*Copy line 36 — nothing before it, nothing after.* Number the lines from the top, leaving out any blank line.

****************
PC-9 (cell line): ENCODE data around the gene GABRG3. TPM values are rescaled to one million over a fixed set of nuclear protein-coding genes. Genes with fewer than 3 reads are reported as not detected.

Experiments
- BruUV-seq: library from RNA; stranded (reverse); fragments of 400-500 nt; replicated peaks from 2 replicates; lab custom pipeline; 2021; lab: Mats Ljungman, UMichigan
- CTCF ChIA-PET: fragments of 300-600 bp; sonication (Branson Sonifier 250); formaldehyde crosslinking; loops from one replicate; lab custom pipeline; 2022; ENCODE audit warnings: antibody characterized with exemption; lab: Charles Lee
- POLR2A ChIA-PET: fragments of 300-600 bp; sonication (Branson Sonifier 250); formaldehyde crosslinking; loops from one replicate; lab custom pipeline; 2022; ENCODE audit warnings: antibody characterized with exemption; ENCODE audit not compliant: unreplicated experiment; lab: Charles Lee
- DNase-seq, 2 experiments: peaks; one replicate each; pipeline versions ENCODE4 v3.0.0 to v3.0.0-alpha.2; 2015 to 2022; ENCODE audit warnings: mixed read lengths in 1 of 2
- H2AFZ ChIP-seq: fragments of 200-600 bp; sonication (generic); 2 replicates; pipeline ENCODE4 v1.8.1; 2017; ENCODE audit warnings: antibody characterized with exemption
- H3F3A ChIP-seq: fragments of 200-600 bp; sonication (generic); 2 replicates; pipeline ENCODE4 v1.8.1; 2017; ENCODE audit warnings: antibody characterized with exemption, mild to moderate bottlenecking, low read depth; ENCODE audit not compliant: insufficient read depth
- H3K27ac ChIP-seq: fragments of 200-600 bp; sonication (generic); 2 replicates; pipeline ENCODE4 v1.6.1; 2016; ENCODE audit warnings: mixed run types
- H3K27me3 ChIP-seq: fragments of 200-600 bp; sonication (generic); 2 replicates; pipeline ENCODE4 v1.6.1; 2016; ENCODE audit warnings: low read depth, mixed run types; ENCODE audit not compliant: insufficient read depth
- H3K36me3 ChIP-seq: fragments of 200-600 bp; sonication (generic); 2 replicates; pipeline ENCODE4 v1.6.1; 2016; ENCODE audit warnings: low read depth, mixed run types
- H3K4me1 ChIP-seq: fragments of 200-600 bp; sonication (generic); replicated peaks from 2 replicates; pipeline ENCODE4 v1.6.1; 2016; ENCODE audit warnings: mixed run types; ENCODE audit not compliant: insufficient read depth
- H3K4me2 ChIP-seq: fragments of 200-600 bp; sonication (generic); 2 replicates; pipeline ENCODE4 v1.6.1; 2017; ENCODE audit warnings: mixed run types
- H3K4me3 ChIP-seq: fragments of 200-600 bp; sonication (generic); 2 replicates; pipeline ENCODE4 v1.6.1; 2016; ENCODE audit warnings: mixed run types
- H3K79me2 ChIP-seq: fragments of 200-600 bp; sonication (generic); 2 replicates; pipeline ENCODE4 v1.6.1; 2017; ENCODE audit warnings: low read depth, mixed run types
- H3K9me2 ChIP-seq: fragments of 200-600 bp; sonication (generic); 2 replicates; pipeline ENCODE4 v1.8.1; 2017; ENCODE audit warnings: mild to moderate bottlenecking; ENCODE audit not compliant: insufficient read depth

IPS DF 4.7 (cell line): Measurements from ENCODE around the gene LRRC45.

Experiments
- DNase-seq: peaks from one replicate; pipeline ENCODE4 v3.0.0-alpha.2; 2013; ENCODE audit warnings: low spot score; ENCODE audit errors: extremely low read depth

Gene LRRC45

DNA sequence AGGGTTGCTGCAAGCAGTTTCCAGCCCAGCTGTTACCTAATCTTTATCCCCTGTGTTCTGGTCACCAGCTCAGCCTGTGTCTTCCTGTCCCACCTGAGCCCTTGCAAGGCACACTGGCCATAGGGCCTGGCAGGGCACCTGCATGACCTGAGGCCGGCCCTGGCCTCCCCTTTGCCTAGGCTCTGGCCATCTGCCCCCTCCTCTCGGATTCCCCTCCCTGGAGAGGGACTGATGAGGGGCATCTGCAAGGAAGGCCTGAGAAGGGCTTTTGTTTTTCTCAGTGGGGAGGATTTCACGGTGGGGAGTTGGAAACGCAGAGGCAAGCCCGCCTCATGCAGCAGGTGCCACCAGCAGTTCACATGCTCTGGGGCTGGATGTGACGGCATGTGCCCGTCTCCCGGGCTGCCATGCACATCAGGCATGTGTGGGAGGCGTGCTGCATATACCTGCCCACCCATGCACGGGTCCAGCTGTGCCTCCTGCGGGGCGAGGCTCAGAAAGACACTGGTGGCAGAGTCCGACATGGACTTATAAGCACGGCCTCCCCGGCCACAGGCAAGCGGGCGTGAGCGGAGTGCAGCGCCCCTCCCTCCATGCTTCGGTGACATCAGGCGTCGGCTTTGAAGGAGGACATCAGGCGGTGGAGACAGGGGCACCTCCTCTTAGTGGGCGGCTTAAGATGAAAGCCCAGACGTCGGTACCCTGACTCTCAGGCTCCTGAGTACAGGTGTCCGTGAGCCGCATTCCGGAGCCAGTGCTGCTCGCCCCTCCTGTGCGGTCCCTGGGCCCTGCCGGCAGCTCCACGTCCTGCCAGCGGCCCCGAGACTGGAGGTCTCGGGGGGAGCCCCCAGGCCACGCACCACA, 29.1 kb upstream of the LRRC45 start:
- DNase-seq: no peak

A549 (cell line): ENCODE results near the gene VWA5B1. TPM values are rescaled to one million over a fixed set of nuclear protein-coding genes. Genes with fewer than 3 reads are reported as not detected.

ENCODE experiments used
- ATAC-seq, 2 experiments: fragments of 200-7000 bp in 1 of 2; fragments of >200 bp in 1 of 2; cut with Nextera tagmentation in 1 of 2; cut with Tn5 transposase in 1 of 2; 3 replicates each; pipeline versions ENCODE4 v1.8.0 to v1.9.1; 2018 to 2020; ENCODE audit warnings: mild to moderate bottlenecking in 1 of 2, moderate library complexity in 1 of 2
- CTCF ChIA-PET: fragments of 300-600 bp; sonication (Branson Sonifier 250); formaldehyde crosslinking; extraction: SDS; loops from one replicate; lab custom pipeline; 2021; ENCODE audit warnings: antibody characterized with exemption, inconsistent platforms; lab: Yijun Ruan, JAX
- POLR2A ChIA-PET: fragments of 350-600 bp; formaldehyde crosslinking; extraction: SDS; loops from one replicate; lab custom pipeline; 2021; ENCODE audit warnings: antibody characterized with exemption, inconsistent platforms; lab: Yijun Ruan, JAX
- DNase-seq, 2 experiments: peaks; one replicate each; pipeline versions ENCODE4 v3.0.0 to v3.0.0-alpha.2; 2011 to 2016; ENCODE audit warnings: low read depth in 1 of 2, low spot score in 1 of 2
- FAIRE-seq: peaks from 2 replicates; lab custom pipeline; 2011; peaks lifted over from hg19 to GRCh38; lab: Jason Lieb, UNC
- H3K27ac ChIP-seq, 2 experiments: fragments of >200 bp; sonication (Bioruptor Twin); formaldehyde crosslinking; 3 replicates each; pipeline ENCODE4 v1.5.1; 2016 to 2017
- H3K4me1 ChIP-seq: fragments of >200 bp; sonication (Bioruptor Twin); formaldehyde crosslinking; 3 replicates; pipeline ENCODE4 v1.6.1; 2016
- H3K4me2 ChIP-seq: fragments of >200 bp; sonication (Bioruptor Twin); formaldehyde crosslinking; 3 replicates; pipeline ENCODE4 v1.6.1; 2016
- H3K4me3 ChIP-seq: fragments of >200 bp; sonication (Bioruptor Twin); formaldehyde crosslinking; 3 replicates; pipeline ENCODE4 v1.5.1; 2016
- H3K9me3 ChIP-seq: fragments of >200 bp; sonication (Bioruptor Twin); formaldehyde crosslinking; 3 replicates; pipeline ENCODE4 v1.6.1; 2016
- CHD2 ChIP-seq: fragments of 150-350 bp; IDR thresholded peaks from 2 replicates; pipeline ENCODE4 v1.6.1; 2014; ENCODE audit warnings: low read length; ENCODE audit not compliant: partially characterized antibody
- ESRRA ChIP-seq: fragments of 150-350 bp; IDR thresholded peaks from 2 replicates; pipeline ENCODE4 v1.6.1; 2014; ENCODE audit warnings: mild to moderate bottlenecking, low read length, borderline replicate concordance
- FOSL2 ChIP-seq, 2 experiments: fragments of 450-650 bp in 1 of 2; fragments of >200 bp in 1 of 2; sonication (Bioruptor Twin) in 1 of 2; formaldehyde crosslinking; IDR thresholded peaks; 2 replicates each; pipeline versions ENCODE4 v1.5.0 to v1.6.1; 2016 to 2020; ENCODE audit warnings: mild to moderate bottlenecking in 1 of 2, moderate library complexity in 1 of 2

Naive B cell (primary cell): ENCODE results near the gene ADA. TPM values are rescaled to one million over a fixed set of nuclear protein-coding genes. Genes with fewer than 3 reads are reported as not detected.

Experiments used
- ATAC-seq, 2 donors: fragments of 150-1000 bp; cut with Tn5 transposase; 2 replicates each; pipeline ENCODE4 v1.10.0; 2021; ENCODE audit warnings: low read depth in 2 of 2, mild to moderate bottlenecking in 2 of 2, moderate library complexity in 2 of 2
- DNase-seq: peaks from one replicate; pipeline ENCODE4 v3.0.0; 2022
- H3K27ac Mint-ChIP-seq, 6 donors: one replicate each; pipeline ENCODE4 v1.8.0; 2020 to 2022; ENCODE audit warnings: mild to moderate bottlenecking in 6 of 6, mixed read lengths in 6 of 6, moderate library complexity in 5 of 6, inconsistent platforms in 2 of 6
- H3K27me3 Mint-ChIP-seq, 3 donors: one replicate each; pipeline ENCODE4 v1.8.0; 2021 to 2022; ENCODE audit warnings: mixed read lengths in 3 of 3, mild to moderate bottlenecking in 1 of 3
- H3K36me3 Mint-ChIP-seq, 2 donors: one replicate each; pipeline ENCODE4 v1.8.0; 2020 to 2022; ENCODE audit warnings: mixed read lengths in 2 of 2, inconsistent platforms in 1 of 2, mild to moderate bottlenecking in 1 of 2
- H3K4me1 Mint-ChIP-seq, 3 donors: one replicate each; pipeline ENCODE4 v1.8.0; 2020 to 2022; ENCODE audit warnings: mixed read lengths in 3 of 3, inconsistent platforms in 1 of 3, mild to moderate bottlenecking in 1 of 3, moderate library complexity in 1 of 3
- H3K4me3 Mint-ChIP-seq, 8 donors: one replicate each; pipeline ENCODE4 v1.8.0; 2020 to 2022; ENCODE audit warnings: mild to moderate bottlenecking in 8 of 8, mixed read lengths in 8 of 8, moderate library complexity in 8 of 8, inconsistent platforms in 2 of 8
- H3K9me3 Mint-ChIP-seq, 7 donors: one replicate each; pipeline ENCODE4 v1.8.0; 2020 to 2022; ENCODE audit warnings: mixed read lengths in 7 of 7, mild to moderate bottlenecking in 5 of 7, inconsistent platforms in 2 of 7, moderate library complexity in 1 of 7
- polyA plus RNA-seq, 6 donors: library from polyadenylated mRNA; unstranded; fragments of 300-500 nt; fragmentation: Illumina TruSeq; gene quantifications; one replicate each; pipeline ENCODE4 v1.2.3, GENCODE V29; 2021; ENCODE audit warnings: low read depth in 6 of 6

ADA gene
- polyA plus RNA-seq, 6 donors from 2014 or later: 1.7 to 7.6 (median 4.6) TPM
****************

- ESRRA ChIP-seq: fragments of 150-350 bp; IDR thresholded peaks from 2 replicates; pipeline ENCODE4 v1.6.1; 2014; ENCODE audit warnings: mild to moderate bottlenecking, low read length, borderline replicate concordance